February 07, 2020
Almost a decade ago, when I was helping my wife launch her medical practice, a firm named Practice Fusion heavily advertised a free electronic medical record. We were skeptical - clearly software construction was not free. Someone was paying, but they would never answer our questions as to whom. She passed.
Last week, the State of Vermont notched its largest criminal fine in history. Yes, the recipient of this high honor is the same Practice Fusion. Turns out, they made revenue by using their software to nudge doctors to prescribe opioids to patients, and then they took kickbacks from the transactions. I'm not sure even the financial industry could have dreamed up this level of awful.
Free is never really free. Lots of advertising surrounds free trades in the financial industry, but big finance has just moved the goalposts that define how they make money. In some cases they disassembled the goalposts and rebuilt them in the choir room, so it's really not obvious to the average participant where they are.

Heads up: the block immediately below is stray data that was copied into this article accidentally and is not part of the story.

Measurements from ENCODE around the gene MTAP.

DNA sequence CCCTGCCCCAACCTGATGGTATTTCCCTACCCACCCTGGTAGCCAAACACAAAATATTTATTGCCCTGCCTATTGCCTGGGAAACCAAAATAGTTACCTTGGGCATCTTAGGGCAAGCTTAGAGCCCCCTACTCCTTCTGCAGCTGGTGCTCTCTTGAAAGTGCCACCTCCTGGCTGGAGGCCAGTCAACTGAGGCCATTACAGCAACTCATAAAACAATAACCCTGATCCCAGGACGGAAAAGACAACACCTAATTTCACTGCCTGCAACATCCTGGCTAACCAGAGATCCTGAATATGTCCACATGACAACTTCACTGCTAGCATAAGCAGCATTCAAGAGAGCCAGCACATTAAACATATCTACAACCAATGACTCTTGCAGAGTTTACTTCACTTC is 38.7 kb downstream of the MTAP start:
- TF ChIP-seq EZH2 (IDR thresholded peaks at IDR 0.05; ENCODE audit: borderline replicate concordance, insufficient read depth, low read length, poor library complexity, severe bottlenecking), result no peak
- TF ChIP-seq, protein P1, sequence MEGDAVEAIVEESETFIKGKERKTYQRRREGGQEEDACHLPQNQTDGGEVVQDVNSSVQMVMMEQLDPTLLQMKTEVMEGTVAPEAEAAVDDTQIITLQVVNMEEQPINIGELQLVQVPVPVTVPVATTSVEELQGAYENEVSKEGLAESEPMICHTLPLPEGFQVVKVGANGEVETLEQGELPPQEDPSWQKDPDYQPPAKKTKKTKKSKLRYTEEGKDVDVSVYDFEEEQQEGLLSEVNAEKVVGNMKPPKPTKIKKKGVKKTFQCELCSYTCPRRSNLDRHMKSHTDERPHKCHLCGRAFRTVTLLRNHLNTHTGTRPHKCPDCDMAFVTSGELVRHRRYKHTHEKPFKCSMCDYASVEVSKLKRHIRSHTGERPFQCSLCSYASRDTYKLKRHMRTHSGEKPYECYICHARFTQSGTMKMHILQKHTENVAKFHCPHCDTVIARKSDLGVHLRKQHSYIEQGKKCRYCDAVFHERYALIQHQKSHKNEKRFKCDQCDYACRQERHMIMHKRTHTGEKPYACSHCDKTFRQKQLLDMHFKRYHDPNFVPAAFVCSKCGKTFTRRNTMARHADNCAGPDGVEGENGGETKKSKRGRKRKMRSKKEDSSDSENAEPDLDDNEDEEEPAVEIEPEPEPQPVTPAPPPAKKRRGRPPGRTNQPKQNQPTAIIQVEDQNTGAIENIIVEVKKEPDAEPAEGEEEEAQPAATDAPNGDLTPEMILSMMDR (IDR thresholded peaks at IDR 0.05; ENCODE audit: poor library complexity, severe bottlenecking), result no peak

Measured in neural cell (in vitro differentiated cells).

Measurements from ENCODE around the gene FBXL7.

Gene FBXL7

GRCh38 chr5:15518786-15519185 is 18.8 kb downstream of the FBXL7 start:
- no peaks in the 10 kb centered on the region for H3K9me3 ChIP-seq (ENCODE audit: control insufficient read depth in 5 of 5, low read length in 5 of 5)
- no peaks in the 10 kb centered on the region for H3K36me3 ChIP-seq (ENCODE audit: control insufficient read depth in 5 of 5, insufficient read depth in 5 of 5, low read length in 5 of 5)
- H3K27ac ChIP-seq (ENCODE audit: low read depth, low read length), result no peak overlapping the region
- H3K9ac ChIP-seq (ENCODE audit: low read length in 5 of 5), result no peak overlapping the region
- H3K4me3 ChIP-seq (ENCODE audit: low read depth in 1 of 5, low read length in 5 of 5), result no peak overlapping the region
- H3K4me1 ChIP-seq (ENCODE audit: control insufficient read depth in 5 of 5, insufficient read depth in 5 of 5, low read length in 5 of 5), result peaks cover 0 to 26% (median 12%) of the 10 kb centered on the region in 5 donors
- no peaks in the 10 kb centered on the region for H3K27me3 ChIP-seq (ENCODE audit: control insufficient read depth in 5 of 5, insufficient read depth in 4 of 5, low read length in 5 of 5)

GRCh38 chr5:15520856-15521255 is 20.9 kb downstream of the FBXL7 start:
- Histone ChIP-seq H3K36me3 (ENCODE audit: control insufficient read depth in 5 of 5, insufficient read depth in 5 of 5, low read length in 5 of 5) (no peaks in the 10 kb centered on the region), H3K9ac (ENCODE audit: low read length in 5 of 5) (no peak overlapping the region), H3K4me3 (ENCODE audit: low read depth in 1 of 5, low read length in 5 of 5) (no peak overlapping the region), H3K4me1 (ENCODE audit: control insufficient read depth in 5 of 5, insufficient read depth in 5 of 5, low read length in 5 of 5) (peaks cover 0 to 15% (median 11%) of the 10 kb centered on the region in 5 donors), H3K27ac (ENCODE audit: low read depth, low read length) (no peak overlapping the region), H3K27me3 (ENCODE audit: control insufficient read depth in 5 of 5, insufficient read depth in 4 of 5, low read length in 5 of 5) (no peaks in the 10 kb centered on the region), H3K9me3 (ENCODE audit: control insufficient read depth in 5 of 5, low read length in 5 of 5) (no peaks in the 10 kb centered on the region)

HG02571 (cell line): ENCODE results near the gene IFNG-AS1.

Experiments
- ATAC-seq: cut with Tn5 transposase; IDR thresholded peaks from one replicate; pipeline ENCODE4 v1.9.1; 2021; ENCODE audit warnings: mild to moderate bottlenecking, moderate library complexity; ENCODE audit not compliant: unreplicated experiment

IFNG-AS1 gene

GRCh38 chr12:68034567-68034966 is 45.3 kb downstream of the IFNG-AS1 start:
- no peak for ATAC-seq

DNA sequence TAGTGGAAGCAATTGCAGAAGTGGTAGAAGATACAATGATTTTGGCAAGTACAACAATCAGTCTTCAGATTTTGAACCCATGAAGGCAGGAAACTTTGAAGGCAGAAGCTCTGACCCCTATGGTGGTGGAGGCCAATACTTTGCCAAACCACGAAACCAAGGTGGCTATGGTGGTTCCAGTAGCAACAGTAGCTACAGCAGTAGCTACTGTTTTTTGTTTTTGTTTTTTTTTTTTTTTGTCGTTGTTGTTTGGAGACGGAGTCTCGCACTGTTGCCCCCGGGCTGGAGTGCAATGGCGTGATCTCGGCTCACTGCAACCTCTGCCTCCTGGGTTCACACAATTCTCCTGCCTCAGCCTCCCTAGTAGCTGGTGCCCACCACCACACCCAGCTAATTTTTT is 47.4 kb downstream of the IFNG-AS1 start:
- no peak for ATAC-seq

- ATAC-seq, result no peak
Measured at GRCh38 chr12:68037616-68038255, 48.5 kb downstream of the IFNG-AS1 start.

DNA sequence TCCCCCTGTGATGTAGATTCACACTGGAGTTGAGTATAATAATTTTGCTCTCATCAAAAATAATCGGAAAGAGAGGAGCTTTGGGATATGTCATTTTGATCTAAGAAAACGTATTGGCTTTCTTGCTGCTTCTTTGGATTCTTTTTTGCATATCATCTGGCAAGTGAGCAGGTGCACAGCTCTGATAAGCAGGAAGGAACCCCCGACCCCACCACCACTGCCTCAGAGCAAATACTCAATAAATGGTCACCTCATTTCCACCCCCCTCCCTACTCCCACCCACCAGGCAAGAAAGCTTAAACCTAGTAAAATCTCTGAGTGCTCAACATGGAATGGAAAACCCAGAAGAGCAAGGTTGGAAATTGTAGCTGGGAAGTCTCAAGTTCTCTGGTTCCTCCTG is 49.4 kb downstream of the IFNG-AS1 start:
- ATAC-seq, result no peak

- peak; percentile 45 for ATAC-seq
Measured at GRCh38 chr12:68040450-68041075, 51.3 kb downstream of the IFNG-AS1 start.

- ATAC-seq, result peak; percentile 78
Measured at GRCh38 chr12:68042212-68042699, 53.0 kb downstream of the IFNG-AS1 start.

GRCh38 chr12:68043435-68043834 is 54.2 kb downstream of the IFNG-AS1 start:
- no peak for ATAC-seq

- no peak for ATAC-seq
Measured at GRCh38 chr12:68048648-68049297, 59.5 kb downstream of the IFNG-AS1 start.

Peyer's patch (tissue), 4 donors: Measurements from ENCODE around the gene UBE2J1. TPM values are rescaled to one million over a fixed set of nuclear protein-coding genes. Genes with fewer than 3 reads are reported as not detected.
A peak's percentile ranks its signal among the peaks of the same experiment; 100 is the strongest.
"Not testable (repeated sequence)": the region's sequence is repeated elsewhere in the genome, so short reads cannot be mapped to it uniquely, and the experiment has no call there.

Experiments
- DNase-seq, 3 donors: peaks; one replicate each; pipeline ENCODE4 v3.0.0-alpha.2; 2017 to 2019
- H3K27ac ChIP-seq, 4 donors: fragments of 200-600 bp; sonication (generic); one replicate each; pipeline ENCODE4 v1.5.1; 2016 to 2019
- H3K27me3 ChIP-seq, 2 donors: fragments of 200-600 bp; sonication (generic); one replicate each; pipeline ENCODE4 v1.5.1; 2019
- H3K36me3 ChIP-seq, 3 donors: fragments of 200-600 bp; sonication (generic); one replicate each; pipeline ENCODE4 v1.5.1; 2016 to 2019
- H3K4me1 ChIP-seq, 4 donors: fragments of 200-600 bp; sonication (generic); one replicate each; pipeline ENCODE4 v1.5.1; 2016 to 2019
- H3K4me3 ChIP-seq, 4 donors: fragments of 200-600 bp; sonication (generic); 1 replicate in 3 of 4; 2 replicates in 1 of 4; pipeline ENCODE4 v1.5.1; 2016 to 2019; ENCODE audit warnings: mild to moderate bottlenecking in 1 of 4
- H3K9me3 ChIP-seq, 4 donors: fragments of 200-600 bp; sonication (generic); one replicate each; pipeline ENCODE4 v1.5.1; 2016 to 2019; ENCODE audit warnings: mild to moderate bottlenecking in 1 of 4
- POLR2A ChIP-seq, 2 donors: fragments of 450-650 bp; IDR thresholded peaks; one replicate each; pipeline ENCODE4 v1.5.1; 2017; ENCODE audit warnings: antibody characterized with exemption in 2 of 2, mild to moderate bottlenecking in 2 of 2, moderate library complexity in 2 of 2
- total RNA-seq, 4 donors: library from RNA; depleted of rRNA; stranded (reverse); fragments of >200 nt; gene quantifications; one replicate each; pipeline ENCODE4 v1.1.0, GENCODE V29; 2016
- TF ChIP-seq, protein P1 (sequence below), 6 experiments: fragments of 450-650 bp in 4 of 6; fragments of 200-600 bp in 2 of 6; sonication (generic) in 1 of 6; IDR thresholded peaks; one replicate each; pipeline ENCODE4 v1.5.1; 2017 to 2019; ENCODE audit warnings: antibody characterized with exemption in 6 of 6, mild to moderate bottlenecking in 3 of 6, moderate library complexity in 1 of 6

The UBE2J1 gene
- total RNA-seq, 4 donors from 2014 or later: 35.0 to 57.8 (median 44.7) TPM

Keep this in mind when you hear "free." The words "transparent" and "simple" probably have more value.
Warren Buffett, arguably the world's greatest investor, underperformed his comparative index, the S&P 500, by over 22% in 2019. That is a large underperformance, and at the size of his firm Berkshire Hathaway, may be difficult to recoup.
To make matters worse, in almost all periods over the past ten years, had you bought his Berkshire Hathaway stock, you would have underperformed the index.
I use Warren not because he is bad, but because he is good. There are plenty of less talented hedge fund managers making billions of dollars convincing institutions that they can outperform, and hence deserve the fees.
Now, if you have investments at a firm like J.P. Morgan or Morgan Stanley, or Merrill Lynch or Edward Jones, do you really think the advisor or broker is going to outperform an indexing strategy if Buffett can't? Do you really think annuities, with their punishing fees and confusing rules, stand a chance? Those are questions to ask yourself.
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